The Grace of Discipleship

“I found that the very commandment that was intended to bring life actually brought death” (Romans 7:10).

Paul spent his early years striving after perfection, but the avenue through which he sought life, actually delivered a death sentence. Why? Because the law points us to Christ. It cannot save us. It was never intended to save us. It cannot bring life. It cannot cleanse from sin. Seeking life from the law brings only death. It slaps us in the face with our failures, short-comings, and utter lack of discipline.

How often we play at discipleship like a game of Simon Says. “The Law says . . .” And we seek our acceptance through perfection. “The Law says . . .” and we rush to find our identities through obedience.

When Paul sought life from the law—as he did for years before Christ knocked him off his donkey with the light of grace—he only experienced shame, frustration, and death. Likewise, when we embark on the journey of discipleship in our own strength, seeking to follow “law” instead of Jesus, we experience shame, frustration, and death.

I know this. It is my tendency. The lure of the law as a means to life is irresistible to my follow-the-rules personality. I have this need-to-be-right mentality that finds grace a hard pill to swallow. Yes, I understand grace for my sins. Salvation by faith alone is not a questionable doctrine.

But what about personal, daily grace? Grace that frees from inner condemnation. Grace that encourages my best and covers over my worst? It’s the step-by-step grace of discipleship that I desperately need.

“Neither do I condemn you. Go and sin no more.”

These words of Jesus, to the woman caught in adultery and nearly stoned, are words that we must remember every day. They are words for us. Grace words for the moments when law mocks our efforts at godliness.

“There is no condemnation in Christ Jesus.”

Words of Paul, and more grace words for us. A disciple walks in continuous forgiveness, mercy, and righteousness. I need this grace reminder. I need to live in the eternal reality of the cross stretched over my life like giant wings of freedom.

I remember a girl from college. When she was a freshman, her face was a spring of joy. By the time she was a sophomore, after experiencing intense mentoring from a graceless church, her face relayed struggle, condemnation. She told me, “I’ve lost my joy. Everything’s just so hard.” Yes, I wanted to say. The Christian walk is hard when it’s should’s and must’s and need to’s.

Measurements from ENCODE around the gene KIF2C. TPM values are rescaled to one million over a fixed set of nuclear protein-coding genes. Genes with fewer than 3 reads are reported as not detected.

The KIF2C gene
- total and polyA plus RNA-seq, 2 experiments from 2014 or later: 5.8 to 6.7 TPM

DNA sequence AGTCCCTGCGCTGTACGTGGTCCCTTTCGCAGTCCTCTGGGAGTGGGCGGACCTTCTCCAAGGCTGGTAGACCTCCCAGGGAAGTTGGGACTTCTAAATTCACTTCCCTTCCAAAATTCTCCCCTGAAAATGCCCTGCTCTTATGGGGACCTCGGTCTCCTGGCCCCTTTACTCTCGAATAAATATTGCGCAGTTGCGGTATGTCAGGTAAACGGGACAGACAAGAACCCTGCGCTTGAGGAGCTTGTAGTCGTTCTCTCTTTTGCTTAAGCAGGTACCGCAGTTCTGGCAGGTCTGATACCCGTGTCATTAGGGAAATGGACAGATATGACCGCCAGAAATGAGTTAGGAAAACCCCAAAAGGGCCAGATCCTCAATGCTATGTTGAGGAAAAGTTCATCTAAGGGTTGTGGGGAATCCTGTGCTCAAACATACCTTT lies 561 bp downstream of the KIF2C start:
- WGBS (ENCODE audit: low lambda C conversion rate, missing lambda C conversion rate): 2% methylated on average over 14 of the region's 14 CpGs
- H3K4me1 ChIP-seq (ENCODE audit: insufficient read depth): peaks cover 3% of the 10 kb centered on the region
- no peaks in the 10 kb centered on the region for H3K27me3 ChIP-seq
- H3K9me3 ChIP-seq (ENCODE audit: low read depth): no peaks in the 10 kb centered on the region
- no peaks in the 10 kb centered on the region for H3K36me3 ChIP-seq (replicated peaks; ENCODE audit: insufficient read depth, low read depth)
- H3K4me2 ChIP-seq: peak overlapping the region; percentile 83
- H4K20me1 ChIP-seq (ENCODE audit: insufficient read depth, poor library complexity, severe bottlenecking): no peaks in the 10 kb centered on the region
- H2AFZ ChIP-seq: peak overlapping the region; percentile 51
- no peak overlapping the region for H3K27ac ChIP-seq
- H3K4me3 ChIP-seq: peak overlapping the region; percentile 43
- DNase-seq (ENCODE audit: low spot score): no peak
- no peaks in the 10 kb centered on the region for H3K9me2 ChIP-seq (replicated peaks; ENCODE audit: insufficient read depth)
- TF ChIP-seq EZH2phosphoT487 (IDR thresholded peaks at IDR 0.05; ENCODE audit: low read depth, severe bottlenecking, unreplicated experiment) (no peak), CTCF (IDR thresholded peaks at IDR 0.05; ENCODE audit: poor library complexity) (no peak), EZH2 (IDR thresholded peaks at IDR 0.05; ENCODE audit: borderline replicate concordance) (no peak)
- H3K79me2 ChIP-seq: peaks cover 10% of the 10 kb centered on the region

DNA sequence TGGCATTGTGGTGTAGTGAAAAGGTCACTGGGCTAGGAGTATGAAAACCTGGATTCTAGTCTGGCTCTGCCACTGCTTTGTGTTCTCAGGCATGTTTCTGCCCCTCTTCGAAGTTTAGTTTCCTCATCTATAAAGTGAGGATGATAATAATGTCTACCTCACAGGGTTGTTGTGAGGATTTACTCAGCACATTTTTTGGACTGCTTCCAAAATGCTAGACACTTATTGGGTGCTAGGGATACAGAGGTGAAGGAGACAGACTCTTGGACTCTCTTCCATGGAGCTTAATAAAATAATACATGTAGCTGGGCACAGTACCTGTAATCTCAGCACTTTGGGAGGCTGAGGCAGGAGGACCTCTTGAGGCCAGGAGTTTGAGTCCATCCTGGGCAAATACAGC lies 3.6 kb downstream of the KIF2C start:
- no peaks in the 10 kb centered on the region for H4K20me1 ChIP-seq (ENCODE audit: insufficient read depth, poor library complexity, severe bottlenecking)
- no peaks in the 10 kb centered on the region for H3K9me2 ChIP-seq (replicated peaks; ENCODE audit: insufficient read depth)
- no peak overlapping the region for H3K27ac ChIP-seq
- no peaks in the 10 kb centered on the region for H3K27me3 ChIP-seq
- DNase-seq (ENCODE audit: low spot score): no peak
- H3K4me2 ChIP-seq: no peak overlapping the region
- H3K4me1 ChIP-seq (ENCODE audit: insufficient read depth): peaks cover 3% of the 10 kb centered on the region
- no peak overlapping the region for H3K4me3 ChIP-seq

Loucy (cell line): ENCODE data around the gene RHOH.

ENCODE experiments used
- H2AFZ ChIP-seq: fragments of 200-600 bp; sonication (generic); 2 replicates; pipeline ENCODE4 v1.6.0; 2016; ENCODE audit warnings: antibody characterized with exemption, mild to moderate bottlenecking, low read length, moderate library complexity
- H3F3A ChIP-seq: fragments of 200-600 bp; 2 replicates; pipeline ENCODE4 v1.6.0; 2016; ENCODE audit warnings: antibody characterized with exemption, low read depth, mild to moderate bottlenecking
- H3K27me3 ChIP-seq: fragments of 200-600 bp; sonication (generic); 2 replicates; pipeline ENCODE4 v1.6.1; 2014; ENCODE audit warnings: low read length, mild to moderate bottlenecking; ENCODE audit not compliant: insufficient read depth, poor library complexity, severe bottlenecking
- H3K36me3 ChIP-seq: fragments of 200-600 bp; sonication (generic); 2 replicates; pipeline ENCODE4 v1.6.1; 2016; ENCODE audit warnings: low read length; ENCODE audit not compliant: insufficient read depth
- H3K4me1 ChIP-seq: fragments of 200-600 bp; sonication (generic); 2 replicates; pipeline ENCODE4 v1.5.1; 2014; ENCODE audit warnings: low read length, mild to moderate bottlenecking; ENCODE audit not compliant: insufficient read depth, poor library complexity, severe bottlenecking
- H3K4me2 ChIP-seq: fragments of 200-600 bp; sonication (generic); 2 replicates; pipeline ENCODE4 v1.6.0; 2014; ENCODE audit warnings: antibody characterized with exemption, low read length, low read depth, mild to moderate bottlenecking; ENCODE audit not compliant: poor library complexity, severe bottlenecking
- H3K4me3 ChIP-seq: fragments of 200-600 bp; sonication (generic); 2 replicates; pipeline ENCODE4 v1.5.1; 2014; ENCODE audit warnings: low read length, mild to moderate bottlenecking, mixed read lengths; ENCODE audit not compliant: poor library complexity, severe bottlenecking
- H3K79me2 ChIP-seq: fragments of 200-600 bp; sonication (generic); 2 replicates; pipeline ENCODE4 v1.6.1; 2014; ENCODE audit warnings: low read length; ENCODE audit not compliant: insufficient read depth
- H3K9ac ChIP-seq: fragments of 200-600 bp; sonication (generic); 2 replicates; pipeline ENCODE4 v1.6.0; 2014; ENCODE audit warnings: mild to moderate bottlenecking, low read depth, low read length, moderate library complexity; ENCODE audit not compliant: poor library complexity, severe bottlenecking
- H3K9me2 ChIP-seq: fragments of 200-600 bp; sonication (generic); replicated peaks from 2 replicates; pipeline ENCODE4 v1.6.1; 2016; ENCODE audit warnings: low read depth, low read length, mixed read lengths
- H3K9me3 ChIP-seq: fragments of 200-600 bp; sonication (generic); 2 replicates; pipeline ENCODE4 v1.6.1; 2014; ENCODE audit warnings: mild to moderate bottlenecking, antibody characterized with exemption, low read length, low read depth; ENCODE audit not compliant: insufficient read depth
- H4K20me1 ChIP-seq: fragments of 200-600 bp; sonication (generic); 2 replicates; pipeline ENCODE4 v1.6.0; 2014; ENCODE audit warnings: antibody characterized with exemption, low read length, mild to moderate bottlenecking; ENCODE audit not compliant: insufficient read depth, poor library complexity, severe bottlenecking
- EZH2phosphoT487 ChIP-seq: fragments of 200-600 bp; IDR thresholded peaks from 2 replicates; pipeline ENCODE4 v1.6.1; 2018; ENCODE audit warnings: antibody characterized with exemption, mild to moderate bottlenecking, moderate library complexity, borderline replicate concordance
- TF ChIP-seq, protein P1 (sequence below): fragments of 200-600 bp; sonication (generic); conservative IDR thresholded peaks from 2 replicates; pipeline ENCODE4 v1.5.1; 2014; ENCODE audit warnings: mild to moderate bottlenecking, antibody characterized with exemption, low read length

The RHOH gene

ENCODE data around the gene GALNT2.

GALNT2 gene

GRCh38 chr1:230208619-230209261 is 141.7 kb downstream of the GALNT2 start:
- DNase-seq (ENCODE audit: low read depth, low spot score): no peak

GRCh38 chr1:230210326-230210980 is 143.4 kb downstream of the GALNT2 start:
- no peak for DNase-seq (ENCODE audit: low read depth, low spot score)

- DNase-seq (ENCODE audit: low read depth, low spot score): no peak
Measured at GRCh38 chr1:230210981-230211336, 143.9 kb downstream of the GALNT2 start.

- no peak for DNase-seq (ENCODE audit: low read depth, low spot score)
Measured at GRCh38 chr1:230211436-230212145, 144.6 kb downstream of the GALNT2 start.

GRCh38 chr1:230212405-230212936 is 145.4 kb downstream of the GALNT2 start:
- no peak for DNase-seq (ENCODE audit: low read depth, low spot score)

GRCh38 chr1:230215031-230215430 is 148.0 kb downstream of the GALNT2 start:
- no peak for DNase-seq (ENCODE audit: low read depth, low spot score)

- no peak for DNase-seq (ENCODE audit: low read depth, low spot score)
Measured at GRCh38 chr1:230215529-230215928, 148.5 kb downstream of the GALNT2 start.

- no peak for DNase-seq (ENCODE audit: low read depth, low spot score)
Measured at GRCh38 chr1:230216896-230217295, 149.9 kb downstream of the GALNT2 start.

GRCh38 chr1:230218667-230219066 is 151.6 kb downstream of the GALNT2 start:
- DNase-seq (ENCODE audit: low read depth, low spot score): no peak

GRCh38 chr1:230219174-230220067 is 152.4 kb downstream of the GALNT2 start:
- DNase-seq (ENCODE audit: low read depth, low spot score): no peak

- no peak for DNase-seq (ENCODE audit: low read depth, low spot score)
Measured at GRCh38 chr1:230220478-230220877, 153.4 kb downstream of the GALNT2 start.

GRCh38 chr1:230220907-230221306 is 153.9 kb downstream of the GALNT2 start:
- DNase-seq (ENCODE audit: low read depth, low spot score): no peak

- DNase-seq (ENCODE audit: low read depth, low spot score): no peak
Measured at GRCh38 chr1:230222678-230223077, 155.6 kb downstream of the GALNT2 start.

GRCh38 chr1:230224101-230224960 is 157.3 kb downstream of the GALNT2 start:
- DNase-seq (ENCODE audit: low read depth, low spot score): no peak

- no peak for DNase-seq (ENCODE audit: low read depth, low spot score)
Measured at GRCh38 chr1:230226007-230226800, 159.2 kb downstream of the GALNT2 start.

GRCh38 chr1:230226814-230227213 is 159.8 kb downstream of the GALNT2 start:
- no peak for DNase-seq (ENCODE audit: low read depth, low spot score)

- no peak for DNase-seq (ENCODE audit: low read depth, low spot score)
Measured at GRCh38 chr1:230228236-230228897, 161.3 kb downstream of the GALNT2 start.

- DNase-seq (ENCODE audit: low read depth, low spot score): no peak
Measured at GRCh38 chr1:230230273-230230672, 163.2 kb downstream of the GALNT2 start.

Discipleship that flows from law only brings “death”. The death of joy. The death of grace. And sadly, some churches present discipleship as a character checklist, a do’s and don’ts journey, or a “good” vs. “bad” battle.

Discipleship that flows from grace brings life. Life through freedom. Life through Spirit-empowered obedience. And thankfully, many churches present this view of discipleship.

Here’s the trick. God calls us to obedience. “If you love me, you will obey my commandments,” Jesus told his disciples. How can I be sure I’m obeying out of love and not duty? If law is my motivator, my obedience is duty. If law merely points out my failure and increases my gratitude for my Savior, my obedience is from love.


3 thoughts on “The Grace of Discipleship

  1. Amen and Amen. Thanks, Sondra. Keep stretching, keep writing. Such encouraging words for all the rest of us “rules-following good girls”


  2. Wow!!! Thank you for that encouragement. I am so right there with you in that I struggle to obey out of love rather then out of following the law. Thankfully, Grace covers that as well:)


  3. “If law merely points out my failure and increases my gratitude for my Savior, my obedience is from love.”

    Right there with you, it can be such a fine line and yet makes a complete difference.


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